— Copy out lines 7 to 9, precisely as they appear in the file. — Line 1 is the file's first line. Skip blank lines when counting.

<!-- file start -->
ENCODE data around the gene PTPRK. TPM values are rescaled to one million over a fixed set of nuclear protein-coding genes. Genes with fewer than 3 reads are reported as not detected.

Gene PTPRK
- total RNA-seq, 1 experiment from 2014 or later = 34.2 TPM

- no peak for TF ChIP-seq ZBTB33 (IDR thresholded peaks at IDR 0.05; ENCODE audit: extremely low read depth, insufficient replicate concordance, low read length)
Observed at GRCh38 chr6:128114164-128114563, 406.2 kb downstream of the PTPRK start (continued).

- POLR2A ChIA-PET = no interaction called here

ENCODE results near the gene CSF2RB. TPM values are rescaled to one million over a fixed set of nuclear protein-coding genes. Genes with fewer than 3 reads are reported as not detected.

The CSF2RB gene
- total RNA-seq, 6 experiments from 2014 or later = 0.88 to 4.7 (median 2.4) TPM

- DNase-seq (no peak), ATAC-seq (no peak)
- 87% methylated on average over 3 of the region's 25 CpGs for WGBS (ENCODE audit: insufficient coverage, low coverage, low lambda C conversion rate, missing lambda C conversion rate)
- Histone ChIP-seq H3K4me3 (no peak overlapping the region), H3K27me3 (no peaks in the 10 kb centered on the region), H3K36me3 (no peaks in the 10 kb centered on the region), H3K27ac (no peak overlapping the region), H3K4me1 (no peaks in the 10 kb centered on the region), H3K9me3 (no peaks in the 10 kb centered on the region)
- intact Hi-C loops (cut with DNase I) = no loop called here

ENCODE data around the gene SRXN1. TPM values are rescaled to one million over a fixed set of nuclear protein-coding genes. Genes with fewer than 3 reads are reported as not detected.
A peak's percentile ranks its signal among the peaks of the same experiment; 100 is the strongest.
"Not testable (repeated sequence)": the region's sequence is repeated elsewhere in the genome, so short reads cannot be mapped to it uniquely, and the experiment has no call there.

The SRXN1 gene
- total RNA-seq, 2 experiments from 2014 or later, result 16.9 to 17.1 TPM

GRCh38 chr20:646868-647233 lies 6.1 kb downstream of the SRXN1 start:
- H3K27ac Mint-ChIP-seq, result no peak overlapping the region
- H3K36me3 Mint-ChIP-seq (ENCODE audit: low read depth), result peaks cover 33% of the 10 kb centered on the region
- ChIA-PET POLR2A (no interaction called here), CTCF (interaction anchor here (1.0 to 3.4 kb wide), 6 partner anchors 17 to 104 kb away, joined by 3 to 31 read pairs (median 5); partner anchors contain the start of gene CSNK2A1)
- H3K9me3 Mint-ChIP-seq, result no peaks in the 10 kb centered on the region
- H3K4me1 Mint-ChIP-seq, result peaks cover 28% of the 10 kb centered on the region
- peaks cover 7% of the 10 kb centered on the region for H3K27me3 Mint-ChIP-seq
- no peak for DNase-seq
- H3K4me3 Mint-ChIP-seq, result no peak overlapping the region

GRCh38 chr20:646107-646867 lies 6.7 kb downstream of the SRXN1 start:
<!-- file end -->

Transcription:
ENCODE results near the gene CSF2RB. TPM values are rescaled to one million over a fixed set of nuclear protein-coding genes. Genes with fewer than 3 reads are reported as not detected.

The CSF2RB gene
- total RNA-seq, 6 experiments from 2014 or later = 0.88 to 4.7 (median 2.4) TPM